While the selective deletion of memories may sound like science fiction, neuroscientists from The Scripps Research Institute have demonstrated just that in mice and rats, according to their report in the journal Biological Psychiatry.
The Scripps researchers said the technique might be useful for treating people suffering from post-traumatic stress disorder (PTSD) or battling a drug addiction.
"Our memories make us who we are, but some of these memories can make life very difficult," said study leader Courtney Miller, a TSRI assistant professor of neuroscience. "Not unlike in the movie Eternal Sunshine of the Spotless Mind, we're looking for strategies to selectively eliminate evidence of past experiences related to drug abuse or a traumatic event. Our study shows we can do just that in mice - wipe out deeply engrained drug-related memories without harming other memories."
When a memory is created, changes occur to the structure of dendritic spines found on nerve cells. These small, bulb-like structures receive electrochemical transmissions from other neuronsn and structural changes to them normally occur via a protein called actin.
In the new study, the scientists inhibited actin polymerization, a process that results in the creation of large, chainlike molecules. By blocking a molecule called myosin II in mouse and rat brains during the maintenance phase of methamphetamine-associated memory formation, the Scripps scientists were able to disrupt the polymerization process.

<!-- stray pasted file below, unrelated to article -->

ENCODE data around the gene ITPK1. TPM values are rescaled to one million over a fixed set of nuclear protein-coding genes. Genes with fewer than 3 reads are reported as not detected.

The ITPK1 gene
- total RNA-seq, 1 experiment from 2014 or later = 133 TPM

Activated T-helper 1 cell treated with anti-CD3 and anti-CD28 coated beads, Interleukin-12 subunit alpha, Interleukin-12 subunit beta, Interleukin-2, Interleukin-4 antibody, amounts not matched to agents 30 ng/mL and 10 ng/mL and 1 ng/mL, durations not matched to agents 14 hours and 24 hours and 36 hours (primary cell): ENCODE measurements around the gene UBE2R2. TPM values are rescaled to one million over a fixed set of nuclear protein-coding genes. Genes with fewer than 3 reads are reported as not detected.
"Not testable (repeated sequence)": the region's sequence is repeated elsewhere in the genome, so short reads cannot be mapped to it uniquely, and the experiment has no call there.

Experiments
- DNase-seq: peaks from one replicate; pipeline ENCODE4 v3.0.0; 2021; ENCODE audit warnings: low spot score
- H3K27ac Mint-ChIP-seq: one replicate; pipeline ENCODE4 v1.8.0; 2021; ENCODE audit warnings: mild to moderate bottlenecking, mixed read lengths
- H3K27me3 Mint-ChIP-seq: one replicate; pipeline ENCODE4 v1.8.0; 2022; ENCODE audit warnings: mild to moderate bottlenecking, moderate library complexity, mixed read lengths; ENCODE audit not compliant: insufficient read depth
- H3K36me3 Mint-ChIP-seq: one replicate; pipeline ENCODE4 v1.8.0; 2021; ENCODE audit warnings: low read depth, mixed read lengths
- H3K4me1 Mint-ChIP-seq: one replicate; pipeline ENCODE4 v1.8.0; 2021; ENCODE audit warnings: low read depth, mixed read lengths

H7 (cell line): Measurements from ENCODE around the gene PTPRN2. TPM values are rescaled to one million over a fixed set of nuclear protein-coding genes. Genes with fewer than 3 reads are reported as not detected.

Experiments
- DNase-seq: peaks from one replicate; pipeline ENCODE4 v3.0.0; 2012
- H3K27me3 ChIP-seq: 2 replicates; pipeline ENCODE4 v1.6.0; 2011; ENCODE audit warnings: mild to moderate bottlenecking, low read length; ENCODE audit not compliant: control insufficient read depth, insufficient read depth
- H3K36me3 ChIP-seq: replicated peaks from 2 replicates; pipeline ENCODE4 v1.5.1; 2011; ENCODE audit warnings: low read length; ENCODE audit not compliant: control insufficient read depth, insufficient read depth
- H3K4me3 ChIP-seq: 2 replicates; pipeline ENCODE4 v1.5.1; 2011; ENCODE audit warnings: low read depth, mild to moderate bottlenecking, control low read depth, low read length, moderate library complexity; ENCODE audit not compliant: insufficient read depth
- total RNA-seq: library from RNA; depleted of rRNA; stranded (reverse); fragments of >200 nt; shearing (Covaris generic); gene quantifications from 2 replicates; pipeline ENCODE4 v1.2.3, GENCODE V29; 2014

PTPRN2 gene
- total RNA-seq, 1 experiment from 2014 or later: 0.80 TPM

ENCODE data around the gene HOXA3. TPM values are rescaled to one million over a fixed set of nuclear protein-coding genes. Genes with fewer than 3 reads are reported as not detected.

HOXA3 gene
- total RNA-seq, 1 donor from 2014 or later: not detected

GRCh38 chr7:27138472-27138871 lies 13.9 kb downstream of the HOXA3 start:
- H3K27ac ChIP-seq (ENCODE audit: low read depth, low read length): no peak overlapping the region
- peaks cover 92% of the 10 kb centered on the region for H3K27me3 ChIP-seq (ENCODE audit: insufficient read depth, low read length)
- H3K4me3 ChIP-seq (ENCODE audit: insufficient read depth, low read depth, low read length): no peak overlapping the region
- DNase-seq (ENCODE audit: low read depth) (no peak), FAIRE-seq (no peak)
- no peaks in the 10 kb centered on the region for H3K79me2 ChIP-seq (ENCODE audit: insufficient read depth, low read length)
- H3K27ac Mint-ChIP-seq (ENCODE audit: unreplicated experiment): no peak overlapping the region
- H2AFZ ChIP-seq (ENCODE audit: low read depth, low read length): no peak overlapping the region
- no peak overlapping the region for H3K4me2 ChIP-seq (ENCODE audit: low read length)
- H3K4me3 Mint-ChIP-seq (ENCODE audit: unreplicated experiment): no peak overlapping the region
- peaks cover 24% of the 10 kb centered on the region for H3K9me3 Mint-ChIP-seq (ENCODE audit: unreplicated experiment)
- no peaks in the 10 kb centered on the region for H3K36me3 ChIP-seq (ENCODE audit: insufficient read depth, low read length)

Behavioral experiments showed the rodents immediately and reliably lost memories connected with methamphetamine - with no evidence of other memories being affected.
In the experiments, the rodents were trained to relate the 'rewarding' sensations of methamphetamine use with a range of strong visual, tactile and scent cues. When they were given the polymerization inhibitor many days later in their same environment, the test subjects demonstrated a complete lack of interest when they were later given drug-associated cues. The subjects' response to other memories - like food rewards - was unaffected, researchers said.
While the neuroscientists said they aren't sure why these powerful methamphetamine-related memories are also so delicate, they theorized that the findings could be linked to the role of dopamine, a reward- and pleasure-associated neurotransmitter also known to modify dendritic spines. Previous research has shown dopamine is released during both learning and drug withdrawal.
"We are focused on understanding what makes these memories different," Miller said. "The hope is that our strategies may be applicable to other harmful memories, such as those that perpetuate smoking or PTSD."
An effective treatment for PTSD would come as welcome news to the approximately 7.7 million American who have been diagnosed with the condition. While women are more likely to be diagnosed with PTSD than men, there is some data that suggests susceptibility to the condition may run in families, according to the National Institutes of Health.
PTSD can affect a person at any age, and may include war veterans, survivors of sexual assault, disasters, and other serious events.